About Christina Anderson

Christina Anderson is the Founder of Runaway Train Productions, a small, female-led production company that specializes in short-form, character-driven video for healthcare companies, universities, philanthropic organizations, and businesses.

Before launching her own company, Christina headed up Original Video at TODAY.com and spent five years at HuffPost. Prior to HuffPost, she spent ten years in traditional publishing at SELF magazine, ELLE, Harper’s Bazaar and JANE magazines.

“People expect storytelling through video to be part of their purchasing journey.”

– Christina Anderson, Founder & Executive Producer at Runaway Train Productions



Socialive: What is a key takeaway you learned from brands producing video content in 2020?

Christina Anderson: Video is king (or queen). Video traffic is poised to be 80 percent of Internet traffic in 2021. For video creators, we have to adapt to now. Normally you go to your location, and you have your crew and gear.

Well, nobody’s going anywhere right now. So, how do we create really compelling, engaging videos through Zoom? We have become super creative filming at in-home studios via Zoom, and have been leaning on amazing animators. In these strange times, you have got to be creative when telling a story.

SL: What do you consider the top video trend businesses should know about in 2021?

CA: Always lead your videos with emotion and keep it short. Right off the bat, you have three seconds to grab your audience with emotion – whether it’s happiness, melancholy, and excitement. You’ve got about two minutes before they get bored and want to do something else. Make it quick, engaging, and impactful.

SL: What do you consider the top challenge for businesses looking to produce video content in 2021?

CA: There’s no doubt video is expensive. You’re hiring a crew anywhere between five to however many people, depending on how big the production is. It’s not like writing a blog post, where you can just dash it off in a half hour. It takes weeks and months of production. That’s why when you get the final product, it’s glossy, polished, and gorgeous.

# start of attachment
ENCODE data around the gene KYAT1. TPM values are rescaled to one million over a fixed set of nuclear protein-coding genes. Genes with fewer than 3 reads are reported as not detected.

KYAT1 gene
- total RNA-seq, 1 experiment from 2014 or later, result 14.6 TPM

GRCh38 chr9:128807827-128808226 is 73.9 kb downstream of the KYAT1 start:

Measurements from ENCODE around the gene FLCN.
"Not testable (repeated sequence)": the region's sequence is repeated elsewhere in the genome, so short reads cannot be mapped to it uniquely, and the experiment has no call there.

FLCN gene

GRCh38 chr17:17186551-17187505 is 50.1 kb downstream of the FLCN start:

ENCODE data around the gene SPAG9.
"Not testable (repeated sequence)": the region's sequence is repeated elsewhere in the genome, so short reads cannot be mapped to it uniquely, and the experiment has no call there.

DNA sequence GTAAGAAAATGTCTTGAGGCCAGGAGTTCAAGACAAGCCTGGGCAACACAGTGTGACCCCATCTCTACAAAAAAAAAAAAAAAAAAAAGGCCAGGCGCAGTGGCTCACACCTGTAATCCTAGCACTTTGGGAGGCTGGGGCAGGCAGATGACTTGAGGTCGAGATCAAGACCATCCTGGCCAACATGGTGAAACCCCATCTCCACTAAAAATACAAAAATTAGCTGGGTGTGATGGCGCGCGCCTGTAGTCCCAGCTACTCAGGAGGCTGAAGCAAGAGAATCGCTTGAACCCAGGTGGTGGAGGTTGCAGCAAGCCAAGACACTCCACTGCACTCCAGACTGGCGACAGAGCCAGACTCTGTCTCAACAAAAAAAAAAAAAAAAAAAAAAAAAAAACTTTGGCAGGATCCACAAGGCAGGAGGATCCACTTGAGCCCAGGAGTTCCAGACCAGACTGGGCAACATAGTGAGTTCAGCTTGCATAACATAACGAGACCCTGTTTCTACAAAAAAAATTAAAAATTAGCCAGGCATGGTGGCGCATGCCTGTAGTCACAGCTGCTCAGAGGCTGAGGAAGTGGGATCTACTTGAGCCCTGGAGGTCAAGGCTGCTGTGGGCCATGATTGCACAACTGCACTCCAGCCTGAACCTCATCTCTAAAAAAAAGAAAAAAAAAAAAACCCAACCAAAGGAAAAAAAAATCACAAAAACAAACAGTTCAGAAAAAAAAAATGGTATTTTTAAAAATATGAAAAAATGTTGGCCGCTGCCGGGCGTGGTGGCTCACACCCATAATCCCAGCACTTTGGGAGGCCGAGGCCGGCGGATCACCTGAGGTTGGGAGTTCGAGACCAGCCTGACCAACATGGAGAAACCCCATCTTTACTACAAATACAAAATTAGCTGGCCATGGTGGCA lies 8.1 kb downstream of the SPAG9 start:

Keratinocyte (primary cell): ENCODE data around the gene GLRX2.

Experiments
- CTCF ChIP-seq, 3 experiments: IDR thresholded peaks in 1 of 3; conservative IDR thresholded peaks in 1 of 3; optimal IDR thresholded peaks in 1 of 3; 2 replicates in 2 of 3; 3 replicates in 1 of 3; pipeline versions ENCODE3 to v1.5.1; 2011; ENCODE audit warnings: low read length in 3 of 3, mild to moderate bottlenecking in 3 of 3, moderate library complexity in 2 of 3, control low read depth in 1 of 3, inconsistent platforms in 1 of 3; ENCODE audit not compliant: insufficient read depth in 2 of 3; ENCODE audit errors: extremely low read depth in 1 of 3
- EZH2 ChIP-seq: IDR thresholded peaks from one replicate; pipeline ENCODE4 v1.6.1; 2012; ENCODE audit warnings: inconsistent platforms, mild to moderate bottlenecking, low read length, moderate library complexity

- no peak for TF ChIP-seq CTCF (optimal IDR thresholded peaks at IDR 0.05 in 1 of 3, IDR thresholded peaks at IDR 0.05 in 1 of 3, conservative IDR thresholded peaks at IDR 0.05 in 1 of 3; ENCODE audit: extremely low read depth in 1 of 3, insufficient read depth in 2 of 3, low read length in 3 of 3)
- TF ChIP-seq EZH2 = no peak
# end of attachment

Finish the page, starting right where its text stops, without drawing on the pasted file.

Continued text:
What comes up in every conversation with clients is budget, especially with the pandemic. People are really reining in their budgets and pinching their pennies during this time. So, you’ve got to figure out what is the best way to get the most bang for your buck.

SL: Are there lessons B2B video marketers can learn from the B2C world?

CA: One thousand percent. It’s storytelling. If you can tell a story that engages your audience, you’re good to go. There’s just no reason for things to be dry anymore. Remember airline videos back in the ‘80s that were dry, boring, and nobody watched it? Now you get on Virgin Atlantic and it’s funny and engaging. Now you’re like, ‘of course I’ll watch the airline video because it’s done really well.’

Whether we’re doing videos for universities, pharmaceutical companies, or hospitals, we always start with something personal. It can be happy or sad. Driving with emotion is how you connect with audiences. If you can make sure your imagery, music, and voiceover is dynamic while telling a great story, you’re good to go.

SL: What types of videos resonate with B2B audiences?

CA: This year has been especially interesting because we’re all living through the pandemic. Right now, the stories that have been the most successful and our clients are looking to tell are ones about how a company got through COVID-19.